The Royal Navy and the suppression of the Atlantic slave trade c.1807-1867 : anti-slavery, empire and identity
Thesis or dissertation
- © 2012 Mary Wills. All rights reserved. No part of this publication may be reproduced without the written permission of the copyright holder.
This thesis examines the Royal Navy’s efforts to suppress the transatlantic slave trade between 1807 and the mid-1860s. The role of the West Africa squadron in detaining slave ships embarking from the West African coast was instrumental in the transformation of Britain’s profile from a prolific slave trading nation to the principal emancipator of enslaved Africans. The wider framework for naval suppression encompassed international law, official policy and diplomacy, but at the operational frontline of the campaign were naval personnel. This history of suppression shifts the emphasis from political and diplomatic contexts to the experiences of naval officers tasked with the delivery of the anti-slavery message, positioning them at the heart of Britain’s abolitionist campaign on the West African coast. Through officers’ narratives and personal testimonies – found in letters, journals, report books and diaries – it examines the reactions, relations and encounters of these agents of change, and their contributions to the exchange of information crucial to Britain’s anti-slavery efforts in West Africa.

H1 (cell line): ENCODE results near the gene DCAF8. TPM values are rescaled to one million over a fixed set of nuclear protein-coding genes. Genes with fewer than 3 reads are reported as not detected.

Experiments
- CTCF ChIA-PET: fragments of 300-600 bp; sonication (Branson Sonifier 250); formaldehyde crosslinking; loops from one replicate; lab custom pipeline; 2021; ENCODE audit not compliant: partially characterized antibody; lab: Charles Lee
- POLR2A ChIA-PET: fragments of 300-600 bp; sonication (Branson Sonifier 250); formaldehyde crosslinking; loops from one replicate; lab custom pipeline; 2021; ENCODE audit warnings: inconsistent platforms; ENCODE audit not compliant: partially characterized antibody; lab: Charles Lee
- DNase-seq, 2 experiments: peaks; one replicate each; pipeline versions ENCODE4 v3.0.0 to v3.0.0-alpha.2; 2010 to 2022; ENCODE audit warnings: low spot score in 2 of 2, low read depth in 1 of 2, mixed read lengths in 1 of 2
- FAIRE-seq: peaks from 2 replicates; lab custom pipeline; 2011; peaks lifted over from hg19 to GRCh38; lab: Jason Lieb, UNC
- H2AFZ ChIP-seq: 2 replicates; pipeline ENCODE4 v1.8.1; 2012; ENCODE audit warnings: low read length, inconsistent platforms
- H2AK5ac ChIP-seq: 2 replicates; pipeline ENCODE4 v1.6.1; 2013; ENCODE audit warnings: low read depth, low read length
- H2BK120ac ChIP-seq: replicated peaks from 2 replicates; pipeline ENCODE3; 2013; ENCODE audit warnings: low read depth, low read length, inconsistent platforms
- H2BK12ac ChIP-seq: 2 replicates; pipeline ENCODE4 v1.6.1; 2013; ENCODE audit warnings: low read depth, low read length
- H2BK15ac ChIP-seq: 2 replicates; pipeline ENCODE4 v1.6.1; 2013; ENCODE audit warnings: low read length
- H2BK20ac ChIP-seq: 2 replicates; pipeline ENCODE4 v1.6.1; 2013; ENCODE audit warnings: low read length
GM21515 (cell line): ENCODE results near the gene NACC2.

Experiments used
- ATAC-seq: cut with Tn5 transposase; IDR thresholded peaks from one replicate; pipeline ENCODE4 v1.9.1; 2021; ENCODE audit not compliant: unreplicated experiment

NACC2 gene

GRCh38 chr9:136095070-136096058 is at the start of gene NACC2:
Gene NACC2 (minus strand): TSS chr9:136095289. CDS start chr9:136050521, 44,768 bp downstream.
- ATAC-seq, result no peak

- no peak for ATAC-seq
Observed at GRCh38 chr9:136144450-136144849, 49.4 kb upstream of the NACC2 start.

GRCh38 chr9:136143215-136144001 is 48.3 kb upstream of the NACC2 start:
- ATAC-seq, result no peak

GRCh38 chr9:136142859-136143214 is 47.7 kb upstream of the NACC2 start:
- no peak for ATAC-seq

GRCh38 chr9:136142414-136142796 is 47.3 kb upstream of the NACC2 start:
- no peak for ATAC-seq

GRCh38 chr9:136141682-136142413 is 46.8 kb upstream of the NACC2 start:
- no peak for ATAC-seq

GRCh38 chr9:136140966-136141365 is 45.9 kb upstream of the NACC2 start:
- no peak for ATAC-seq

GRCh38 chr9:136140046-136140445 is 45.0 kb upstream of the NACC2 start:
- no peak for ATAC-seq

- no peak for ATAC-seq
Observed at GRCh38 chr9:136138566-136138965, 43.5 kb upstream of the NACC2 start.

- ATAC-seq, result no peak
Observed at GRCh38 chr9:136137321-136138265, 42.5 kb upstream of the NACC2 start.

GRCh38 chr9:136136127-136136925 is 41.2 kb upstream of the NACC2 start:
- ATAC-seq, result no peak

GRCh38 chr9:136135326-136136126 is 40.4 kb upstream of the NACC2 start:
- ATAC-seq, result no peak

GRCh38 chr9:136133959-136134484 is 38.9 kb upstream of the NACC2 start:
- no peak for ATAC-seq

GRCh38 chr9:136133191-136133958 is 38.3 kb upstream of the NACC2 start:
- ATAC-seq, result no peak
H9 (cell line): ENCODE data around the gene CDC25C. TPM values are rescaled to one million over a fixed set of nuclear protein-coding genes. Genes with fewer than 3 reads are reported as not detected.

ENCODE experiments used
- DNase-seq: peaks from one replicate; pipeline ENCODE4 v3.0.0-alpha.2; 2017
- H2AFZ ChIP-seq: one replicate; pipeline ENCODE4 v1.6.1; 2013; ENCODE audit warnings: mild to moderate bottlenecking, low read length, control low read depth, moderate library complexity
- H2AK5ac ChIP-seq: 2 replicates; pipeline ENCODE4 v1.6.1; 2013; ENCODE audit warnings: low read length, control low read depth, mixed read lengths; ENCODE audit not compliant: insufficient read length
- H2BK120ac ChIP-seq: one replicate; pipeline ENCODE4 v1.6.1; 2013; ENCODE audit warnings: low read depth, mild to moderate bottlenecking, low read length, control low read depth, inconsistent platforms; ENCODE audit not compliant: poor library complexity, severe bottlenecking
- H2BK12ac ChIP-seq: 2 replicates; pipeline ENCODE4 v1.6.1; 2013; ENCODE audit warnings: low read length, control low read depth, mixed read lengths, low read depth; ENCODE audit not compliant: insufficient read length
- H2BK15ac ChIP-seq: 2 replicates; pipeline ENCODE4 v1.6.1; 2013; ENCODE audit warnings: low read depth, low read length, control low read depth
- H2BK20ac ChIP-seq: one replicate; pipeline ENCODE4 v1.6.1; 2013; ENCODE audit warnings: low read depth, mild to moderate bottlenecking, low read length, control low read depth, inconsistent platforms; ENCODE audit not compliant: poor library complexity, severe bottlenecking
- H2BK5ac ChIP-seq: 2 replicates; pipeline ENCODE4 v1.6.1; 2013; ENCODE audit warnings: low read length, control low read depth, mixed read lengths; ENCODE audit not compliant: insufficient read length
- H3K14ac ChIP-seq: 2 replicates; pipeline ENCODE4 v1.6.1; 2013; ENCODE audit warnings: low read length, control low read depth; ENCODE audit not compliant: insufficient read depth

The personal, social and cultural experiences of naval officers provide insight into attitudes towards the key themes of Britain’s abolitionist mission, namely anti-slavery beliefs, burgeoning empire, and national identity. In their responsibilities to confront the human trauma of the slave trade and liberate enslaved Africans, officers engaged with humanitarian ideals and anti-slavery rhetoric. These ideas had significant impact on how they conceived their identity as Britons and the nature of their duty as naval personnel, but could be undermined by their disgust at the conditions of service on the West African coast. Officers were also at the forefront of Britain’s broader anti-slavery assault on shore, intended to reform West African society to European, ‘civilised’ standards. In their encounters with slavery and African peoples, officers faced numerous concerns, including concepts of racial identity, paternalism and the true meanings of freedom.
- WISE, The University of Hull
- Richardson, David, 1946-; Hamilton, Douglas J.
- Sponsor (Organisation)
- Arts & Humanities Research Council (Great Britain); National Maritime Museum (Great Britain); University of Hull
- Qualification level
- Qualification name
- Filesize: 9 MB